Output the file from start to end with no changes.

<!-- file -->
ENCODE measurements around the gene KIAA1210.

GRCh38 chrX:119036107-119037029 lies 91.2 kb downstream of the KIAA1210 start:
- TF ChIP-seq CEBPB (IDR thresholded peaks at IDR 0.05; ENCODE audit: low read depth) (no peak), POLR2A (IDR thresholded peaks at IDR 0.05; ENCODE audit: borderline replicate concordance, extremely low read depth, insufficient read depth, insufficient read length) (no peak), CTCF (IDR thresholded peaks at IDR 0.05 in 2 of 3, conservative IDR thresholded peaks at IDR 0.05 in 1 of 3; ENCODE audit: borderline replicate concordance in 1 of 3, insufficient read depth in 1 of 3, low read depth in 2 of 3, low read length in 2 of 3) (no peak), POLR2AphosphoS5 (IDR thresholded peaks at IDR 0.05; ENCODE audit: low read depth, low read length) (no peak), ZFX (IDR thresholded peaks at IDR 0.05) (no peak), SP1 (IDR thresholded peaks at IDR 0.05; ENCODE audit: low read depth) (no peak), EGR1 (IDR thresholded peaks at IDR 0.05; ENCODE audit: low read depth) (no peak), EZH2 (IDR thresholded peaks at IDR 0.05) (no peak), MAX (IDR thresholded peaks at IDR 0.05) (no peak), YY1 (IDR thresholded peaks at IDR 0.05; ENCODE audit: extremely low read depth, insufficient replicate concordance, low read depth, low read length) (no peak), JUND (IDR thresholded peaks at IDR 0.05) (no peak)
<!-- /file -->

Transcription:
ENCODE measurements around the gene KIAA1210.

GRCh38 chrX:119036107-119037029 lies 91.2 kb downstream of the KIAA1210 start:
- TF ChIP-seq CEBPB (IDR thresholded peaks at IDR 0.05; ENCODE audit: low read depth) (no peak), POLR2A (IDR thresholded peaks at IDR 0.05; ENCODE audit: borderline replicate concordance, extremely low read depth, insufficient read depth, insufficient read length) (no peak), CTCF (IDR thresholded peaks at IDR 0.05 in 2 of 3, conservative IDR thresholded peaks at IDR 0.05 in 1 of 3; ENCODE audit: borderline replicate concordance in 1 of 3, insufficient read depth in 1 of 3, low read depth in 2 of 3, low read length in 2 of 3) (no peak), POLR2AphosphoS5 (IDR thresholded peaks at IDR 0.05; ENCODE audit: low read depth, low read length) (no peak), ZFX (IDR thresholded peaks at IDR 0.05) (no peak), SP1 (IDR thresholded peaks at IDR 0.05; ENCODE audit: low read depth) (no peak), EGR1 (IDR thresholded peaks at IDR 0.05; ENCODE audit: low read depth) (no peak), EZH2 (IDR thresholded peaks at IDR 0.05) (no peak), MAX (IDR thresholded peaks at IDR 0.05) (no peak), YY1 (IDR thresholded peaks at IDR 0.05; ENCODE audit: extremely low read depth, insufficient replicate concordance, low read depth, low read length) (no peak), JUND (IDR thresholded peaks at IDR 0.05) (no peak)